IT TOOK CNN FOR US TO RE­ACT TO SLAV­ERY

For the youth to be the ful­crum that moves our world, they must un­dergo value ad­di­tion them­selves through a healthy up­bring­ing, qual­ity ed­u­ca­tion, tech­ni­cal skilling and eth­i­cal mould­ing

The East African - - NEWS - JENERALI ULIMWENGU

Ex­cept for a minute sec­tion of the African peo­ple them­selves, we have not sounded as ou­traged at slav­ery as we seem to be now.

Of course Africans are sold into slav­ery on a daily ba­sis, so what is all this hul­la­baloo about? We all know – or should know – that the trad­ing in Africans’ bod­ies and souls has been go­ing on since I can­not re­mem­ber when. Ex­cept for a minute sec­tion of the African peo­ple them­selves, we have not sounded as ou­traged as we seem to be now.

And all be­cause a CNN re­porter went to Libya and stum­bled upon a scene of some Arab-seem­ing char­ac­ters hard at the task in a public auc­tion show­ing off their hu­man wares and call­ing out prices. Ar­baa mia! Khamsa mia! Sab’a mia! The auc­tion­eer cries out as he points to a black body look­ing like it has been drained of all life, soul and thought.

Let me own up to this: Even I was a bit sur­prised at the brazen­ness of the traders in re-en­act­ing scenes that are so rem­i­nis­cent of the New Har­lem and Char­lottesville slave mar­kets in the hey­day of the cross-at­lantic com­merce. But I am not shocked.

Ev­ery week for the past so many years, we have been treated to the spec­ta­cle of young Africans cast­ing them­selves onto the waves of the At­lantic, the Mediter­ranean, the Red Sea or the sand dunes of the Sa­hara, try­ing to cross over to “any­where but here.” The young peo­ple see Africa as a hell they would rather die run­ning from than con­tinue to live in.

Who is to blame them for this thought? There once lived a great African on this con­ti­nent whose very name was syn­ony­mous with telling it as it is. His name was Ta­judeem Abudl­ra­heem, and he fa­mously used to say: The way Africa is gov­erned to­day, if a ship were to dock in Dar es Salaam har­bour with a ban­ner pro­claim­ing “Slave Ship: Vol­un­teers Ac­cepted,” Dar es Salaam would empty of its youth, all of them try­ing to board and be­come slaves, which they would see as bet­ter than their present con­di­tion.

African states, al­most with­out ex­cep­tion, have to­tally failed to find a so­lu­tion to this phe­nom­e­non, which is not in­her­ently a prob­lem of youth but an is­sue of gov­er­nance. Our most valu­able re­source has been turned into an ac­cus­ing fin­ger against us all and our un­think­ing and ego­tis­ti­cal sys­tems wherein the youth are treated like worth­less trash.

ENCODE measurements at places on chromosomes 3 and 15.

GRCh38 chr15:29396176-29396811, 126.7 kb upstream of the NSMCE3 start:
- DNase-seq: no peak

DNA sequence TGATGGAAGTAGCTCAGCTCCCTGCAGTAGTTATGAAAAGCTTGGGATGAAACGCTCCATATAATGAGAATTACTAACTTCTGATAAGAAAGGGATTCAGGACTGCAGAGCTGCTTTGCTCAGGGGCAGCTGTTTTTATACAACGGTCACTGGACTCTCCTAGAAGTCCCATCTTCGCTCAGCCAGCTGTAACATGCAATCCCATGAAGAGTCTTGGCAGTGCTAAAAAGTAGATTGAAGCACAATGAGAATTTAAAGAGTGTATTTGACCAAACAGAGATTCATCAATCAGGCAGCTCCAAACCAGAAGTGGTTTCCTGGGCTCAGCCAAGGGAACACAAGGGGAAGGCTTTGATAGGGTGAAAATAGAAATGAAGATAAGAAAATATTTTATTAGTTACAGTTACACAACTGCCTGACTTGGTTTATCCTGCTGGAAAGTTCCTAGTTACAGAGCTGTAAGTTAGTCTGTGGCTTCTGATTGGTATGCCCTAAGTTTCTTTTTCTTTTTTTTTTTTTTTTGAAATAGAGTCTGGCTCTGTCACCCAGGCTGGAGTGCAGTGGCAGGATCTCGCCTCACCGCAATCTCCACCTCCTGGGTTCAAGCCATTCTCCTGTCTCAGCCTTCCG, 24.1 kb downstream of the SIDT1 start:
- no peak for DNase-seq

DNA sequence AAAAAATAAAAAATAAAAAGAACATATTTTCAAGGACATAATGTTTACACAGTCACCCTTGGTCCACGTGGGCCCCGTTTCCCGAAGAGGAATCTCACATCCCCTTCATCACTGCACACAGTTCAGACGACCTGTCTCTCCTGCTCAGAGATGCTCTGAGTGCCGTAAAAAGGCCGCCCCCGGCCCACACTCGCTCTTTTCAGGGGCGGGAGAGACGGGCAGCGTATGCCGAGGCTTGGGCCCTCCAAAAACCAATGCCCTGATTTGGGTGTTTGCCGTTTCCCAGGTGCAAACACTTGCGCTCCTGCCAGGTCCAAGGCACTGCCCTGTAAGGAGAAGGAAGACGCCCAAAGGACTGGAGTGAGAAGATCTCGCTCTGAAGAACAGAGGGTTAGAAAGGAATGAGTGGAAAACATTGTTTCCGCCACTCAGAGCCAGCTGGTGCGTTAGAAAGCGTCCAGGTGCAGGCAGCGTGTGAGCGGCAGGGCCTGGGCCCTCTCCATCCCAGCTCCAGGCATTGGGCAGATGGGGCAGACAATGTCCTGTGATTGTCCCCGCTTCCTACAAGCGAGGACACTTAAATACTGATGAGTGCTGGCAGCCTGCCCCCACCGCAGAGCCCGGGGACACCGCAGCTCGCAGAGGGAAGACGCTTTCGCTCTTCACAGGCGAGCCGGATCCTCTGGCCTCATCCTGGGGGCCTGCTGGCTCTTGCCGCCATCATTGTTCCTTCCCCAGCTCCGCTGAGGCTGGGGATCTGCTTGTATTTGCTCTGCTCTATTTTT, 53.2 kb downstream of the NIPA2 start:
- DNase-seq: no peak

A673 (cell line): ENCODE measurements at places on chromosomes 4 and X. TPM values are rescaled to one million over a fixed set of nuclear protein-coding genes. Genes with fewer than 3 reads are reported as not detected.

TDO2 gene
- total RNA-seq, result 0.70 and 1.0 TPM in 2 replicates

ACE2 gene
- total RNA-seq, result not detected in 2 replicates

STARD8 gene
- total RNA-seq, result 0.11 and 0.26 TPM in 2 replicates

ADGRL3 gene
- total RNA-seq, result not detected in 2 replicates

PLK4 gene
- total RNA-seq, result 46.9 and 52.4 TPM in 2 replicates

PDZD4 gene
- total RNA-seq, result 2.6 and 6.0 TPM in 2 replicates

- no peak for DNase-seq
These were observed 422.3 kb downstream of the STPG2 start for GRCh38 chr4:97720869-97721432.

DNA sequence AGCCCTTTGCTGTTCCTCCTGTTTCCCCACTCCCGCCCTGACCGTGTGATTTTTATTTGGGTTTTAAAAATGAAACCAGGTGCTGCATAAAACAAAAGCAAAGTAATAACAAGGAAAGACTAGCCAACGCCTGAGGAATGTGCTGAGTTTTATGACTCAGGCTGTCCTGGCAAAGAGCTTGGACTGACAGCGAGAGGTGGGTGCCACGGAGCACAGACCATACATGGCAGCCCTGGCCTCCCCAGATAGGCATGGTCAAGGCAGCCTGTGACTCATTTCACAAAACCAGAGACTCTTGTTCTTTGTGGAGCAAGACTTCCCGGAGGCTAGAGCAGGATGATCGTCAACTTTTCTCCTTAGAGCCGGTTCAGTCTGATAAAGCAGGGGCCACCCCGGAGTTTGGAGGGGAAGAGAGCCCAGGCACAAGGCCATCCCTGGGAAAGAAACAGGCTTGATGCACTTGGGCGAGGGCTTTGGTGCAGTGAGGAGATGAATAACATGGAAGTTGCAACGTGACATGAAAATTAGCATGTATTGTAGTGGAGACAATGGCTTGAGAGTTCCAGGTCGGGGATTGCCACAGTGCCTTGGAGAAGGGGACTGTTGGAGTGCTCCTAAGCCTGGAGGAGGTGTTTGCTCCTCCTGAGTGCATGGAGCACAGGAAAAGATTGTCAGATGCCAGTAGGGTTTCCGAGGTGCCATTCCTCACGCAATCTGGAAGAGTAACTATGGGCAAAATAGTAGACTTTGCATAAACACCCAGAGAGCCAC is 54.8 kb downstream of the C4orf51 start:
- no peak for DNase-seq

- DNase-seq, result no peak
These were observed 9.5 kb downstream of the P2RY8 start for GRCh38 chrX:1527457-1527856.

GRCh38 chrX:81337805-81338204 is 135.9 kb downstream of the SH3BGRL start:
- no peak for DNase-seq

There has been a glar­ing fail­ure to see the huge youth bulge on the con­ti­nent as the ful­crum that could be used to move our hu­mon­gous nat­u­ral re­sources in the di­rec­tion of eco­nomic de­vel­op­ment for all our peo­ple by adding value onto what we get from our land, in­stead of ex­ter­nal­is­ing it to coun­tries abroad who seem to know the value of our re­sources bet­ter than we do.

But for the youth to be the ful­crum that moves our world, they must un­dergo value ad­di­tion them­selves through a healthy up­bring­ing, qual­ity ed­u­ca­tion, tech­ni­cal skilling and eth­i­cal mould­ing. A new­born baby should not be seen as just an­other mouth to feed and a fu­ture delin­quent to im­prison, but rather as a po­ten­tial Ein­steinesque brain to think up new uni­verses, a pair of deft hands a la Leonardo da Vinci or a heart of mercy a la Mother Theresa of Cal­cutta.

In­stead, we are con­tin­u­ing to pro­duce and to grow lit­tle bar­bar­ians, whom we pass through rough-hewed ed­u­ca­tional sys­tems and then un­leash onto an un­sus­pect­ing world where they pro­ceed to ex­act their re­venge on peo­ple who did them no wrong in the first place.

All that time, a clue­less tribe of rulers, made up of deal­ers rather than lead­ers, are happy to con­tinue mouthing inani­ties about “bring­ing de­vel­op­ment” to their peo­ple, as if de­vel­op­ment were some­thing one could in­flict on peo­ple in­stead of some­thing that peo­ple achieve for them­selves once they are made to un­der­stand what de­vel­op­ment is, and to de­sire it and seek it them­selves.

These deal­ers at the helm of our coun­tries have demon­strated a sin­gu­lar in­abil­ity to lead and, in­stead, are re­sort­ing more and more to is­su­ing or­ders that sim­ply don’t work. Lead­er­ship is about many con­ver­sa­tions seek­ing the per­sua­sion of a crit­i­cal mass of the pop­u­la­tion,

Young peo­ple see Africa as a hell they would rather die run­ning from than con­tinue to live in.”

which, in turn, makes each one of those per­suaded into an agent of change.

Oth­er­wise, African youth will con­tinue look­ing for rick­ety sea craft, or tired camels, to take them to Libya and the slave mar­kets.

. Jenerali Ulimwengu is chair­man of the board of the Raia Mwema news­pa­per and an ad­vo­cate of the High Court in Dar es Salaam. E-mail: ulimwengu@jenerali.com

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